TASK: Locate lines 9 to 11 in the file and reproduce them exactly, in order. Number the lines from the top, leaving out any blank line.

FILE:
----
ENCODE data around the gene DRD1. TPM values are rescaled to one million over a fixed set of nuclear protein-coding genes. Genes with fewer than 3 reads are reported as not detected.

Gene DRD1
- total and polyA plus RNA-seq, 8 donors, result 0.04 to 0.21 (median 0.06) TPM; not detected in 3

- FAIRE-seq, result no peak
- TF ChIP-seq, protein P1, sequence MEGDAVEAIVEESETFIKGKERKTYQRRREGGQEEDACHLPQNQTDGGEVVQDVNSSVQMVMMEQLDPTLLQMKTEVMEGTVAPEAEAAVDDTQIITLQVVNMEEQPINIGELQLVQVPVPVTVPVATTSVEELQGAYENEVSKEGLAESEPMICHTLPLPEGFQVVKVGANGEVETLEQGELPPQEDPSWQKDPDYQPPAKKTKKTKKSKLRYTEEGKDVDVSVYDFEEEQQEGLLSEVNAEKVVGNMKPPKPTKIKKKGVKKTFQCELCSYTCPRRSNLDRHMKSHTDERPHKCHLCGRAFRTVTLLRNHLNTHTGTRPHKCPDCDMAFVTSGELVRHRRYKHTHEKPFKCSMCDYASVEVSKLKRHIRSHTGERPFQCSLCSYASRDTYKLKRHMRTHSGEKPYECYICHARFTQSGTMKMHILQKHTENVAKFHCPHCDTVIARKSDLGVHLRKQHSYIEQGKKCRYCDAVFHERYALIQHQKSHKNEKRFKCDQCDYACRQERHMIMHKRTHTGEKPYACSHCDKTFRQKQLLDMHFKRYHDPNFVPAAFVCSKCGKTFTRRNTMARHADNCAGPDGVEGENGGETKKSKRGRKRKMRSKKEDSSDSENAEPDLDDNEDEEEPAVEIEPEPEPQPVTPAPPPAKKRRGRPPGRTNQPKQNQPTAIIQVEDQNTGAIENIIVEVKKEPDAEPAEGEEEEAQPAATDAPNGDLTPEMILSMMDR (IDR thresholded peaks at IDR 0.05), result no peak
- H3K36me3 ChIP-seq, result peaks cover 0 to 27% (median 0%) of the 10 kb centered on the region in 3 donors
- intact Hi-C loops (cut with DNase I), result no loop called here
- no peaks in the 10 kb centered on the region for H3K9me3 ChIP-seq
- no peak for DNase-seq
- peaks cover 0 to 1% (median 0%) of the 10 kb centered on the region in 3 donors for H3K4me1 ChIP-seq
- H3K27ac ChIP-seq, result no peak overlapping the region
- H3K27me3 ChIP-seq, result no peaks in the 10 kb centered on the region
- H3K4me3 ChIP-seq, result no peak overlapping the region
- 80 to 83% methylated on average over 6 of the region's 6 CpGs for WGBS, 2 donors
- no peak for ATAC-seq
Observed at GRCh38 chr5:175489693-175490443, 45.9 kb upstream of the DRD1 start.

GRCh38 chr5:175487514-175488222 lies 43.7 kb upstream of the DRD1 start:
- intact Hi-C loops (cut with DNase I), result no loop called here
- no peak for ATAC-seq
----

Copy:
- no peak for DNase-seq
- peaks cover 0 to 1% (median 0%) of the 10 kb centered on the region in 3 donors for H3K4me1 ChIP-seq
- H3K27ac ChIP-seq, result no peak overlapping the region